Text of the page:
Earlier this month, BCLC signed a multi-year agreement with sports betting technology and data company Genius Sports. BCLC will utilize Genius Sports’ LiveData and LiveTrading services to deliver real-time official data and pinpoint pricing across thousands of sporting events each year.
Included in the partnership is Genius Sports’ portfolio of official data rights, comprising the Canadian Premier League, English Premier League and Euroleague Basketball, among many other top tier leagues.
Manitoba sports betting piggybacks off of B.C.’s PlayNow platform and will follow suit in terms of their single-sports betting plan. The Manitoba Liquor and Lotteries Corporation confirmed that bettors across the province will be able to place wagers on the outcome of a single event on PlayNow.com starting on August 27.
Alberta Gaming, Liquor and Cannabis (AGLC), the province’s regulatory body, already announced plans to expand their online PlayAlberta site to include single sports betting. They were vague on when that would happen, suggesting only that it would be sometime in 2021. Expectations are that that launch date for Alberta sports betting will be in late fall of 2021.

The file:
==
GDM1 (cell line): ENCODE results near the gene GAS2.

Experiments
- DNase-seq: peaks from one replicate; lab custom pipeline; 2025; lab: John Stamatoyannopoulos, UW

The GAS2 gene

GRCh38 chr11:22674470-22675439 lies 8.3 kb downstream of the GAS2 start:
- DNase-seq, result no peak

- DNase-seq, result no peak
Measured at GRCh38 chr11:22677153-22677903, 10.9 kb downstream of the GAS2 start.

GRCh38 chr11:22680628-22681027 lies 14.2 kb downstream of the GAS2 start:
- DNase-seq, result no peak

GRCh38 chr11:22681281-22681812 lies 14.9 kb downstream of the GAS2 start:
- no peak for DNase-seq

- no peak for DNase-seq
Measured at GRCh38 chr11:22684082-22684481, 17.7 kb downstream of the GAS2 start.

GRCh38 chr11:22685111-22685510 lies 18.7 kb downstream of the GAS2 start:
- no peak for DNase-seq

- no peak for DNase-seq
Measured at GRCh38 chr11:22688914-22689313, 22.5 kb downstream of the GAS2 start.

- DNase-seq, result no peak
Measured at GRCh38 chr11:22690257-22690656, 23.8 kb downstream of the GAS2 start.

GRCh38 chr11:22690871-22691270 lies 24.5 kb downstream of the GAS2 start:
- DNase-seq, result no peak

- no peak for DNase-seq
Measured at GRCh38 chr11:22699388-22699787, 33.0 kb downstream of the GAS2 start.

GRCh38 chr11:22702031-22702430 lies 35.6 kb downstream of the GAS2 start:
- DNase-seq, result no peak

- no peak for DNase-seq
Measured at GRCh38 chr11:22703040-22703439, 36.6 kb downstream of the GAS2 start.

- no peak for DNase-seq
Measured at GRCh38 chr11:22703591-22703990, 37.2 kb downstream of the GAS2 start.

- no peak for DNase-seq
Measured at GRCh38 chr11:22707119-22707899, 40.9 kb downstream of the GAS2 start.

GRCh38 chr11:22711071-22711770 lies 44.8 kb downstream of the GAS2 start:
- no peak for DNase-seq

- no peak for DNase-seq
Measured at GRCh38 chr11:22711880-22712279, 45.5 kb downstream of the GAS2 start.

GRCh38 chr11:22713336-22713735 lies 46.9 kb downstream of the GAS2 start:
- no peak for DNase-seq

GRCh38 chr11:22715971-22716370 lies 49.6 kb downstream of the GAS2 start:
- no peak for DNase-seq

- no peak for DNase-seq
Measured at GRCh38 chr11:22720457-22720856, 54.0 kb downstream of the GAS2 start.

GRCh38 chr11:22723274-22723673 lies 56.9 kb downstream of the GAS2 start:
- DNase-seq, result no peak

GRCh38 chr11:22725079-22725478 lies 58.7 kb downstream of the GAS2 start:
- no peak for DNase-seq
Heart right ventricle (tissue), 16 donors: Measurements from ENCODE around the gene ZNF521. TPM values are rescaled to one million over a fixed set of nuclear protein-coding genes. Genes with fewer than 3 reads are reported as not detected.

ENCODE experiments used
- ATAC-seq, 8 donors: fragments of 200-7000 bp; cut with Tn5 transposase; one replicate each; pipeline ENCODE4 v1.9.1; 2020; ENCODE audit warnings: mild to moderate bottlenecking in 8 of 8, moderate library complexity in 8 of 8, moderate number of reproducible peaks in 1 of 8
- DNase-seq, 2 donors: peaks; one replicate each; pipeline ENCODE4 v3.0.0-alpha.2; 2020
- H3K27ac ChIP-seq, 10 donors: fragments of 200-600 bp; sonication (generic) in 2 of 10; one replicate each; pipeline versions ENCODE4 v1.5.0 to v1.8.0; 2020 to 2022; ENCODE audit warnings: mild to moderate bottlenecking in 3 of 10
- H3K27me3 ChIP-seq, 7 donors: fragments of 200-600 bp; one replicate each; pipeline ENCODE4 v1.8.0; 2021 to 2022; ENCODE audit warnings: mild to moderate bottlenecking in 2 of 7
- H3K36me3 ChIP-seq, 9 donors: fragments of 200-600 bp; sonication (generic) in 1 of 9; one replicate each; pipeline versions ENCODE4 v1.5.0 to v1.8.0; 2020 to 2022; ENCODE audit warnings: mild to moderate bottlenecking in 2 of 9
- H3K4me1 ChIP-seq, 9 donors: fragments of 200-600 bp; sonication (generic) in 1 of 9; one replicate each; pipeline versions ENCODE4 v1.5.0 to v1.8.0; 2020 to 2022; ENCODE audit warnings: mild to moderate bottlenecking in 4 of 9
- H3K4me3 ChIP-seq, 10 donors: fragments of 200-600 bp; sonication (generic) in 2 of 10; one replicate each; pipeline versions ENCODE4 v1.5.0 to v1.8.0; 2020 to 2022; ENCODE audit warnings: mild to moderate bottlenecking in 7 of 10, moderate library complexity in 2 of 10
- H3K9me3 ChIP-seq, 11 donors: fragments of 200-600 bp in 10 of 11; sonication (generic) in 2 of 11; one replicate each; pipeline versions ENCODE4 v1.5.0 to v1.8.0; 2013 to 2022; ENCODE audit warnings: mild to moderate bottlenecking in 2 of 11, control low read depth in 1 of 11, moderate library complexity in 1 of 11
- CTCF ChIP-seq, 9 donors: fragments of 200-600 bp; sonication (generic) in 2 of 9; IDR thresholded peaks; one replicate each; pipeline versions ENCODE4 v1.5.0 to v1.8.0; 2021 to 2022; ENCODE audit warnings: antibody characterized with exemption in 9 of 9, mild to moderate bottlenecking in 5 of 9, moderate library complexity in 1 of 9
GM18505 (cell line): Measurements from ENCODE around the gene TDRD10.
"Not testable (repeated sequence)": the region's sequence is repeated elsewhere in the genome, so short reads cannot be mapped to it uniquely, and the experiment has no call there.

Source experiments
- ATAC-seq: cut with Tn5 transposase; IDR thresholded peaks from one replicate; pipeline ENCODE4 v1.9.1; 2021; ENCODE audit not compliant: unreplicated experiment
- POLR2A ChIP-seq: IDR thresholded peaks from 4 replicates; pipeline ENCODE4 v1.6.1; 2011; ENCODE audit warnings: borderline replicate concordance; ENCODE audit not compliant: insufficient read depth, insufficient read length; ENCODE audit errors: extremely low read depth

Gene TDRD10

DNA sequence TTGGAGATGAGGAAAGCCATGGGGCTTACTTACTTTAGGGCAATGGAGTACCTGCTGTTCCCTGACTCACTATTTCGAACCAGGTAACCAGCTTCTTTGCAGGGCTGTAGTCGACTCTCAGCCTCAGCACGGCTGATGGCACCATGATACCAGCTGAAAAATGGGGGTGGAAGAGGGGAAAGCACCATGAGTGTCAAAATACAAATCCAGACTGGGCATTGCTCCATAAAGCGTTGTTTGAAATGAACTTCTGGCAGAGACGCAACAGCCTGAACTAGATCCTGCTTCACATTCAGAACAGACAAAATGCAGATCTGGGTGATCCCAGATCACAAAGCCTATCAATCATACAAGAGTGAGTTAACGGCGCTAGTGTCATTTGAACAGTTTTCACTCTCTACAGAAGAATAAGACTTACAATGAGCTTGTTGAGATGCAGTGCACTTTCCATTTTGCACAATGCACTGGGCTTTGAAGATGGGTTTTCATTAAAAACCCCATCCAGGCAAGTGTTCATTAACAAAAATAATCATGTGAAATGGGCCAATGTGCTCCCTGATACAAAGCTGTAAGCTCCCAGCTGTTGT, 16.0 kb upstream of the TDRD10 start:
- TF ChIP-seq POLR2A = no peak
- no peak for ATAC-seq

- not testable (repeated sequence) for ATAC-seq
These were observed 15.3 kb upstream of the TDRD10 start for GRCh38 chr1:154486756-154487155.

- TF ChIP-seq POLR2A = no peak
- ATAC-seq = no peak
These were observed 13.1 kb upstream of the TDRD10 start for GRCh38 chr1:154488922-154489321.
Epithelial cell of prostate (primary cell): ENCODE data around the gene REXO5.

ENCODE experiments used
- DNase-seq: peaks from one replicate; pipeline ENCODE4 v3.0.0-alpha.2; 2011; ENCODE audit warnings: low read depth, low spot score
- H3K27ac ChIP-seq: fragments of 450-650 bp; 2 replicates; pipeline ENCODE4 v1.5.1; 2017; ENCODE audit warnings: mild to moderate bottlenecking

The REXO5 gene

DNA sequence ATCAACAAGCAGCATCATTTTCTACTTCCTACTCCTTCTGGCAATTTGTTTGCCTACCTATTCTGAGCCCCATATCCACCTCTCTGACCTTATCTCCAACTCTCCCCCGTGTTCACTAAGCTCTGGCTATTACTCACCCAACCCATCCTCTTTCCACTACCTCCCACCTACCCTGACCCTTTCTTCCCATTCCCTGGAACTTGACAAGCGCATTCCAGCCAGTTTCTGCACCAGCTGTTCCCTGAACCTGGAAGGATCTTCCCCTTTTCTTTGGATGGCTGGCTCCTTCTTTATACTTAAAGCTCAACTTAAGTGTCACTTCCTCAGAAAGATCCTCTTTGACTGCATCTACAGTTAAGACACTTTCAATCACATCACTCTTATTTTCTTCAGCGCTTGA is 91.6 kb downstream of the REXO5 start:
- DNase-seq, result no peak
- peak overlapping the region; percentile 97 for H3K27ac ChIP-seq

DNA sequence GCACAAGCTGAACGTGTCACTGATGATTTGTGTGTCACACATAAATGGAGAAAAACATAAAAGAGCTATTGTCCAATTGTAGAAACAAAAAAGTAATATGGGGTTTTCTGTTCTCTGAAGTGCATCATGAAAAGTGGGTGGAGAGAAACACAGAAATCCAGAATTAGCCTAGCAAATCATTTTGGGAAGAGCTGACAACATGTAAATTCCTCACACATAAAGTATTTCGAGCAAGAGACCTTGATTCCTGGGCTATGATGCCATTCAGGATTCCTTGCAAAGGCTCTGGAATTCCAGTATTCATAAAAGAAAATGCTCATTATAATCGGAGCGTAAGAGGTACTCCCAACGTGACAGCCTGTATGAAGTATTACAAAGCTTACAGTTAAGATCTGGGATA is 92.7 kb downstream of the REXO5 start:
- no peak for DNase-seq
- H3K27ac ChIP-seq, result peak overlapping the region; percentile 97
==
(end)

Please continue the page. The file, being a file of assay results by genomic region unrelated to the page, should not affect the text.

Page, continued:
Alberta is also expected to open up the single-sports betting market to private sportsbook operators and betting apps in 2022.
Loto-Québec announced that single-sports wagering will begin across the province on Aug. 27 through their Mise-o-jeu website. Unlike other provinces, Quebec sports betting has the technology in place to accept wagers through retail sites, as well as online and via mobile devices.
“This move to allow single betting is great news for sports betting fans and Loto-Québec alike,” Louis Beaudet, Loto-Québec’s Director of Sports and Entertainment Betting, said in a statement. “We know that consumers have wanted to bet on the outcome of single games for a long time, and we’re thrilled to be able to give them what they want.”
The provincial government has handed control of the province’s single-sports betting product to the Saskatchewan Indian Gaming Authority (SIGA), an organization of 74 First Nations tribes across the province. They operate seven casinos in Saskatchewan.
No word has been given by the government or SIGA as to a date when single-sports betting will launch in the province or how it will operate.
Canada’s Maritime provinces regulate all of their gaming operations in conjunction through the Atlantic Lottery Corporation. ALC CEO Chris Keevil has already indicated that it would only require minor technological tweaks to their ALC.ca online gaming site in order to make single sports betting functional. The ALC currently offers Proline parlay betting on sports and it can be played online.
He is just awaiting word to go ahead with that plan from any or all of the country’s Atlantic provinces. None of Canada’s Maritime provincial governments – Newfoundland, New Brunswick, Nova Scotia or Prince Edward Island – have made any public statements regarding single sports betting.